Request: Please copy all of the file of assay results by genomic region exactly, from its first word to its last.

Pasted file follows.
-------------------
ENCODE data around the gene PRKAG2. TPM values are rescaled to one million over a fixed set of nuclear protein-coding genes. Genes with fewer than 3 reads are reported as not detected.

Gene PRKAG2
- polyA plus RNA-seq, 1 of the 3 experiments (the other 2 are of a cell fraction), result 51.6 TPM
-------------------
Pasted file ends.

ENCODE data around the gene PRKAG2. TPM values are rescaled to one million over a fixed set of nuclear protein-coding genes. Genes with fewer than 3 reads are reported as not detected.

Gene PRKAG2
- polyA plus RNA-seq, 1 of the 3 experiments (the other 2 are of a cell fraction), result 51.6 TPM